The life and times of Bram Stoker, theatre critic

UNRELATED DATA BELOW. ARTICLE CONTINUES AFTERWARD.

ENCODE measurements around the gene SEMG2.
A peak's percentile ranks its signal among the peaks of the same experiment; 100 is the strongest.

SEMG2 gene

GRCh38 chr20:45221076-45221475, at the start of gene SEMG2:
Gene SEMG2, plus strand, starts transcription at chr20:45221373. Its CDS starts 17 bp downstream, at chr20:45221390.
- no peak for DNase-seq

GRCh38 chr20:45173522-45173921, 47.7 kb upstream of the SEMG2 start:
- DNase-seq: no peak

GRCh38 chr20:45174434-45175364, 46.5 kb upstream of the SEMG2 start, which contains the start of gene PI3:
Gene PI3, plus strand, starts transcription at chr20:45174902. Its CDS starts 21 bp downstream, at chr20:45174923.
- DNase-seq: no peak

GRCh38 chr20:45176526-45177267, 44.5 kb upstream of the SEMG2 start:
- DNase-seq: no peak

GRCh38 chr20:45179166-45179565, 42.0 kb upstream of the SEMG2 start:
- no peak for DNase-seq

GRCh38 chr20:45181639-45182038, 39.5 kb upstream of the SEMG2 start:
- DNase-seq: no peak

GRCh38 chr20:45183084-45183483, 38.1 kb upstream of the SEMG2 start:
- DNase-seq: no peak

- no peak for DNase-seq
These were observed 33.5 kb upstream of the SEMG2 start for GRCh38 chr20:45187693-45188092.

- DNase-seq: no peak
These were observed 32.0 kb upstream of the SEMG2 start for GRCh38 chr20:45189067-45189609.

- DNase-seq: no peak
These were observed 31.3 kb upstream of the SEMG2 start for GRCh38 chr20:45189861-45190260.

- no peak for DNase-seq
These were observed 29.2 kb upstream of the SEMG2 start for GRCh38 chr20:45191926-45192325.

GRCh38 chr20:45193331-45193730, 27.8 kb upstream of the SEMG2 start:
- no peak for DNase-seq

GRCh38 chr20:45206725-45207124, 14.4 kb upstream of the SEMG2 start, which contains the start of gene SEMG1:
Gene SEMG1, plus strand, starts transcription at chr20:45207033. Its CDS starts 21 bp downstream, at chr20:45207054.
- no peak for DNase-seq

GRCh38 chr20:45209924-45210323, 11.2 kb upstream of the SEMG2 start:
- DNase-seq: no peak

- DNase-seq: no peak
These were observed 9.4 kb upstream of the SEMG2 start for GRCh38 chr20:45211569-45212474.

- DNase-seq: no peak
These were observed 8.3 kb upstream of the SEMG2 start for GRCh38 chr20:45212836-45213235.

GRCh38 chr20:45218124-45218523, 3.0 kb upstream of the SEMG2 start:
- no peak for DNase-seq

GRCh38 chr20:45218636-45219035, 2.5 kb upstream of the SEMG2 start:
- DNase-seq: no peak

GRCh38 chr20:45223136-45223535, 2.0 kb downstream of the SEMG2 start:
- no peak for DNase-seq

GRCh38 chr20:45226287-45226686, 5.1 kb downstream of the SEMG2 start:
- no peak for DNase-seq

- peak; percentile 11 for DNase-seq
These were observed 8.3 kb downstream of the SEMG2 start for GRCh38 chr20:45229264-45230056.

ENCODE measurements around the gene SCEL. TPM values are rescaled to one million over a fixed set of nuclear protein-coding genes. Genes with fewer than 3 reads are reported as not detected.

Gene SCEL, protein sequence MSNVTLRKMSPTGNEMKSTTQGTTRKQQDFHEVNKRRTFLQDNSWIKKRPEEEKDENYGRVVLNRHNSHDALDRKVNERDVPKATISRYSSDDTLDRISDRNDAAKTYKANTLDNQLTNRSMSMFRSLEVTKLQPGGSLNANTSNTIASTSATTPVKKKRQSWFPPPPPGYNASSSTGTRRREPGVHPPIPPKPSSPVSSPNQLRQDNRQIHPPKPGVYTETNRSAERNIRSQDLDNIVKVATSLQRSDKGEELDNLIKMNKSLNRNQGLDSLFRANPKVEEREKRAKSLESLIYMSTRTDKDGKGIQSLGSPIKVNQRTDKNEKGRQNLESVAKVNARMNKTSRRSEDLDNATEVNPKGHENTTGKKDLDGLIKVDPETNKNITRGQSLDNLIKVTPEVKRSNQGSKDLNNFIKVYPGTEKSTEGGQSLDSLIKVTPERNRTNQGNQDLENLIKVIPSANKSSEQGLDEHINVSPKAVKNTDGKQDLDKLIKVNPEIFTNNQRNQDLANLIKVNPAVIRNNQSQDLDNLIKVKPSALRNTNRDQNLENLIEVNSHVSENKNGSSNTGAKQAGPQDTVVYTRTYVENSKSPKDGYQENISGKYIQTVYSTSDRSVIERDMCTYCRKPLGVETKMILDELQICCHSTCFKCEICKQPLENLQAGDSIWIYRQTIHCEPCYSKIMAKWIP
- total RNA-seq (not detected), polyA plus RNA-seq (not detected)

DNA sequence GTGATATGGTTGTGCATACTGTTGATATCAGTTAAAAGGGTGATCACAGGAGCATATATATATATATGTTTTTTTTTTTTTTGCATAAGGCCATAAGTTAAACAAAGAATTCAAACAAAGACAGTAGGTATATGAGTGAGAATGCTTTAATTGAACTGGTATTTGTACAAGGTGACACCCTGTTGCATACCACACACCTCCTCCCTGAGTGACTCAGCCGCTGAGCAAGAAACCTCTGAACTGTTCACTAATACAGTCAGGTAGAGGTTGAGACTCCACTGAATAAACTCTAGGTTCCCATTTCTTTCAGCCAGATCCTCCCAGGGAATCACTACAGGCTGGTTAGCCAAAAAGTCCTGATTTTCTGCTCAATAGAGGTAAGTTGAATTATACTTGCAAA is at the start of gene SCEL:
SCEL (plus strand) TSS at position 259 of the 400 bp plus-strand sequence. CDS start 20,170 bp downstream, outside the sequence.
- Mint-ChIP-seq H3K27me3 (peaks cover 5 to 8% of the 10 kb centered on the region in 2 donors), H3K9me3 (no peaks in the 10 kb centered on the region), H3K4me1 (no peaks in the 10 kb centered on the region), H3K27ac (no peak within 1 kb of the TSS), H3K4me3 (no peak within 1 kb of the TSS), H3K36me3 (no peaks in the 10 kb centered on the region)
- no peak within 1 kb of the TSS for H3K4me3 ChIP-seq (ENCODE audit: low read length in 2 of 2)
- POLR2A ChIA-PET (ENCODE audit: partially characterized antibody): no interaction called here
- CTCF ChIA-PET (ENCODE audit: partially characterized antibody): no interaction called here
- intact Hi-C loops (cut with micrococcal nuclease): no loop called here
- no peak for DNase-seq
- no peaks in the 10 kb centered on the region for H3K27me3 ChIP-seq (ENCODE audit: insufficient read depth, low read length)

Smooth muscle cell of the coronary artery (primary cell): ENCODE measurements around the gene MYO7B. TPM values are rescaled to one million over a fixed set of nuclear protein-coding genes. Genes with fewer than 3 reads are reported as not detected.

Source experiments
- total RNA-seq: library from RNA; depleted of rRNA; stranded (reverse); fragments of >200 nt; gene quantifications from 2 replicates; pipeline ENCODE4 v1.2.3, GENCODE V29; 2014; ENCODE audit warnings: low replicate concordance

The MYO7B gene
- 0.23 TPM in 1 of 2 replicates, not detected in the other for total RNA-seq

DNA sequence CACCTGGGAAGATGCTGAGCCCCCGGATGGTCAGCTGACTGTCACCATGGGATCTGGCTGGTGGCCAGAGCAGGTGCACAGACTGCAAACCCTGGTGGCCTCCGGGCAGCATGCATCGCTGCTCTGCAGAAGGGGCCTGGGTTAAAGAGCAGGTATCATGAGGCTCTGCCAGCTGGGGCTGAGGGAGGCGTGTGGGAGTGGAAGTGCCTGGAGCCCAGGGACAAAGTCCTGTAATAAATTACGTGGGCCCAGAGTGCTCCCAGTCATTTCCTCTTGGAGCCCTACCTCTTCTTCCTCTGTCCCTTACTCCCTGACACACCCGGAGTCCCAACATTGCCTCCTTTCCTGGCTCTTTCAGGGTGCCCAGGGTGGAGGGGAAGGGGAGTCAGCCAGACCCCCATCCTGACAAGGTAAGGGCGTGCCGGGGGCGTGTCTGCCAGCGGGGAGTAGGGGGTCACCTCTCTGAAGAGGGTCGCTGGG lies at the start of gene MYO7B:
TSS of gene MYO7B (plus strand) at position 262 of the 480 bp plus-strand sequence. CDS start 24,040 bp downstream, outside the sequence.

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Everyone's heard of the parasitic count from Stoker’s 1897 novel Dracula. But his other works seem to go amiss, largely unheard-of, and rarely, if ever, adapted to stage or screen. This is in stark contrast to Dracula, who, according to the Guinness Book of Records, is the most filmed character in screen history (272 times). On the anniversary of Bram Stoker’s Death, we will delve briefly but a little deeper into the life and times of the writer and into the aforementioned unread, unappreciated works such as poems, novels, and journalistic articles, written by the Irish author of, more than just, Dracula. Abraham ‘Bram’ Stoker was born on the 8th of November 1847 in Dublin. He attended Trinity College, from 1864 until 1870, and would become known as one of the most influential and dark romantic writers of the time. Stoker started off his writing career as a theatre critic, and held the role of Acting and business manager at Henry Irving's Lyceum Theatre in London for 27 years.
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